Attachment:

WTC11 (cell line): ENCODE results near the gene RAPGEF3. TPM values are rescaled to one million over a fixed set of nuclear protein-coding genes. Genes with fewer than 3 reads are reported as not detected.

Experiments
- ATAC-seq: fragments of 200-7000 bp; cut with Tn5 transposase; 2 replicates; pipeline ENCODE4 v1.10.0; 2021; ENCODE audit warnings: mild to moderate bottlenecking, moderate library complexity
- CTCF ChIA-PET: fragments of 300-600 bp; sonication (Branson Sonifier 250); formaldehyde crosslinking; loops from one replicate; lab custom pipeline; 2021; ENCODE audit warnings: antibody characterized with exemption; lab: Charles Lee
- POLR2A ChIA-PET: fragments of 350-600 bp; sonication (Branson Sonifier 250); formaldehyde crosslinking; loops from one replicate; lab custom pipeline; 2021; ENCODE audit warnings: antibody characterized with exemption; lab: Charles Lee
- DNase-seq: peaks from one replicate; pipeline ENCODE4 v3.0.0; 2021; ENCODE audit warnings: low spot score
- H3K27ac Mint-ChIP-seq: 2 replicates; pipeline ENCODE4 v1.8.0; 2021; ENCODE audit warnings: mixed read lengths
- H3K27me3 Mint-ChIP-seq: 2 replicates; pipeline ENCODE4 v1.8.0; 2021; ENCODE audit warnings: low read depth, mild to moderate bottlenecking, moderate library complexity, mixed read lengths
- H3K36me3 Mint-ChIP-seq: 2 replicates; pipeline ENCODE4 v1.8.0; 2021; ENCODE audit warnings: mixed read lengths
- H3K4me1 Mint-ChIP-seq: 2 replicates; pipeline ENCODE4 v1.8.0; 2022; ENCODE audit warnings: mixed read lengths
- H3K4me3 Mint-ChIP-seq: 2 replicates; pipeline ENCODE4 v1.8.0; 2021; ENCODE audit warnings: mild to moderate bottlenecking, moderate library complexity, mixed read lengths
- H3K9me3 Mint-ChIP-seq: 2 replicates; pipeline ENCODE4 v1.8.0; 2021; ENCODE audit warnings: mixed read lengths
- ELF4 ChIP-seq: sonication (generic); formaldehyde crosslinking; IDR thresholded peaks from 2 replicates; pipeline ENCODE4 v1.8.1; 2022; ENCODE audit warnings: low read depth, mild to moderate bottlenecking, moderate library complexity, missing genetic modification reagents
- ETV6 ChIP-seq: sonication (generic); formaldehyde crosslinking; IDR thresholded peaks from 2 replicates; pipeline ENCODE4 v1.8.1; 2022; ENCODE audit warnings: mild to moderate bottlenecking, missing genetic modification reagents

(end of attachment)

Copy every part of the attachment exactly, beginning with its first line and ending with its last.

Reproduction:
WTC11 (cell line): ENCODE results near the gene RAPGEF3. TPM values are rescaled to one million over a fixed set of nuclear protein-coding genes. Genes with fewer than 3 reads are reported as not detected.

Experiments
- ATAC-seq: fragments of 200-7000 bp; cut with Tn5 transposase; 2 replicates; pipeline ENCODE4 v1.10.0; 2021; ENCODE audit warnings: mild to moderate bottlenecking, moderate library complexity
- CTCF ChIA-PET: fragments of 300-600 bp; sonication (Branson Sonifier 250); formaldehyde crosslinking; loops from one replicate; lab custom pipeline; 2021; ENCODE audit warnings: antibody characterized with exemption; lab: Charles Lee
- POLR2A ChIA-PET: fragments of 350-600 bp; sonication (Branson Sonifier 250); formaldehyde crosslinking; loops from one replicate; lab custom pipeline; 2021; ENCODE audit warnings: antibody characterized with exemption; lab: Charles Lee
- DNase-seq: peaks from one replicate; pipeline ENCODE4 v3.0.0; 2021; ENCODE audit warnings: low spot score
- H3K27ac Mint-ChIP-seq: 2 replicates; pipeline ENCODE4 v1.8.0; 2021; ENCODE audit warnings: mixed read lengths
- H3K27me3 Mint-ChIP-seq: 2 replicates; pipeline ENCODE4 v1.8.0; 2021; ENCODE audit warnings: low read depth, mild to moderate bottlenecking, moderate library complexity, mixed read lengths
- H3K36me3 Mint-ChIP-seq: 2 replicates; pipeline ENCODE4 v1.8.0; 2021; ENCODE audit warnings: mixed read lengths
- H3K4me1 Mint-ChIP-seq: 2 replicates; pipeline ENCODE4 v1.8.0; 2022; ENCODE audit warnings: mixed read lengths
- H3K4me3 Mint-ChIP-seq: 2 replicates; pipeline ENCODE4 v1.8.0; 2021; ENCODE audit warnings: mild to moderate bottlenecking, moderate library complexity, mixed read lengths
- H3K9me3 Mint-ChIP-seq: 2 replicates; pipeline ENCODE4 v1.8.0; 2021; ENCODE audit warnings: mixed read lengths
- ELF4 ChIP-seq: sonication (generic); formaldehyde crosslinking; IDR thresholded peaks from 2 replicates; pipeline ENCODE4 v1.8.1; 2022; ENCODE audit warnings: low read depth, mild to moderate bottlenecking, moderate library complexity, missing genetic modification reagents
- ETV6 ChIP-seq: sonication (generic); formaldehyde crosslinking; IDR thresholded peaks from 2 replicates; pipeline ENCODE4 v1.8.1; 2022; ENCODE audit warnings: mild to moderate bottlenecking, missing genetic modification reagents